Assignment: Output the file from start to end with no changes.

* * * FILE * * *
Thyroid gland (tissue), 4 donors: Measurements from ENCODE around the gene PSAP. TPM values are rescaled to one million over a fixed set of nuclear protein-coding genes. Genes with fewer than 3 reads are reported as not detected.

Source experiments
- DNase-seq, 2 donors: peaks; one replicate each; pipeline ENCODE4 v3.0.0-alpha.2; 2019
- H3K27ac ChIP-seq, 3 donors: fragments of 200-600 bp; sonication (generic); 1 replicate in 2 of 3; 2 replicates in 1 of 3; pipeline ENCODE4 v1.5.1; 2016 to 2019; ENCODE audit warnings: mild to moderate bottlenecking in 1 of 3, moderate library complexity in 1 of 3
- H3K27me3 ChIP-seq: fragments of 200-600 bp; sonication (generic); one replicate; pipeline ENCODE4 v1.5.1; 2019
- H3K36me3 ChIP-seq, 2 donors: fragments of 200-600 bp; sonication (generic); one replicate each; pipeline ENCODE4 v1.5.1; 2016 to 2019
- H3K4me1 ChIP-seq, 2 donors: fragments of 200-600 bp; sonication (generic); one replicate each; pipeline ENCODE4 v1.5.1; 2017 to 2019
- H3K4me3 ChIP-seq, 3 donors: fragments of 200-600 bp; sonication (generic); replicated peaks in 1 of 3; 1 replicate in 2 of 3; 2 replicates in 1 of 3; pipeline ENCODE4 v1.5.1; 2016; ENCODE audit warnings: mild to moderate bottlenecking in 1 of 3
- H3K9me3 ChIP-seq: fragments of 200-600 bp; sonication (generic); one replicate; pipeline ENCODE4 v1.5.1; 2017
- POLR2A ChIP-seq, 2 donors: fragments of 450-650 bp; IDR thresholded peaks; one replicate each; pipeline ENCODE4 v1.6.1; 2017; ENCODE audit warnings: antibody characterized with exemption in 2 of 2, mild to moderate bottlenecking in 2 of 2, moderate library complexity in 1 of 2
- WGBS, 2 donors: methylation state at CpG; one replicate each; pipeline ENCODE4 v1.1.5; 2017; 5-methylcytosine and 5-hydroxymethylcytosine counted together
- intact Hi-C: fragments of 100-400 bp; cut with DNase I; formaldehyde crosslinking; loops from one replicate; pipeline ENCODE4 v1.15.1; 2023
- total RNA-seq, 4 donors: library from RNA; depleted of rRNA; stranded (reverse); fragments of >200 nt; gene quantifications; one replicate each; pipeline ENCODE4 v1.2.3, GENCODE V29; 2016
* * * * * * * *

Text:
Thyroid gland (tissue), 4 donors: Measurements from ENCODE around the gene PSAP. TPM values are rescaled to one million over a fixed set of nuclear protein-coding genes. Genes with fewer than 3 reads are reported as not detected.

Source experiments
- DNase-seq, 2 donors: peaks; one replicate each; pipeline ENCODE4 v3.0.0-alpha.2; 2019
- H3K27ac ChIP-seq, 3 donors: fragments of 200-600 bp; sonication (generic); 1 replicate in 2 of 3; 2 replicates in 1 of 3; pipeline ENCODE4 v1.5.1; 2016 to 2019; ENCODE audit warnings: mild to moderate bottlenecking in 1 of 3, moderate library complexity in 1 of 3
- H3K27me3 ChIP-seq: fragments of 200-600 bp; sonication (generic); one replicate; pipeline ENCODE4 v1.5.1; 2019
- H3K36me3 ChIP-seq, 2 donors: fragments of 200-600 bp; sonication (generic); one replicate each; pipeline ENCODE4 v1.5.1; 2016 to 2019
- H3K4me1 ChIP-seq, 2 donors: fragments of 200-600 bp; sonication (generic); one replicate each; pipeline ENCODE4 v1.5.1; 2017 to 2019
- H3K4me3 ChIP-seq, 3 donors: fragments of 200-600 bp; sonication (generic); replicated peaks in 1 of 3; 1 replicate in 2 of 3; 2 replicates in 1 of 3; pipeline ENCODE4 v1.5.1; 2016; ENCODE audit warnings: mild to moderate bottlenecking in 1 of 3
- H3K9me3 ChIP-seq: fragments of 200-600 bp; sonication (generic); one replicate; pipeline ENCODE4 v1.5.1; 2017
- POLR2A ChIP-seq, 2 donors: fragments of 450-650 bp; IDR thresholded peaks; one replicate each; pipeline ENCODE4 v1.6.1; 2017; ENCODE audit warnings: antibody characterized with exemption in 2 of 2, mild to moderate bottlenecking in 2 of 2, moderate library complexity in 1 of 2
- WGBS, 2 donors: methylation state at CpG; one replicate each; pipeline ENCODE4 v1.1.5; 2017; 5-methylcytosine and 5-hydroxymethylcytosine counted together
- intact Hi-C: fragments of 100-400 bp; cut with DNase I; formaldehyde crosslinking; loops from one replicate; pipeline ENCODE4 v1.15.1; 2023
- total RNA-seq, 4 donors: library from RNA; depleted of rRNA; stranded (reverse); fragments of >200 nt; gene quantifications; one replicate each; pipeline ENCODE4 v1.2.3, GENCODE V29; 2016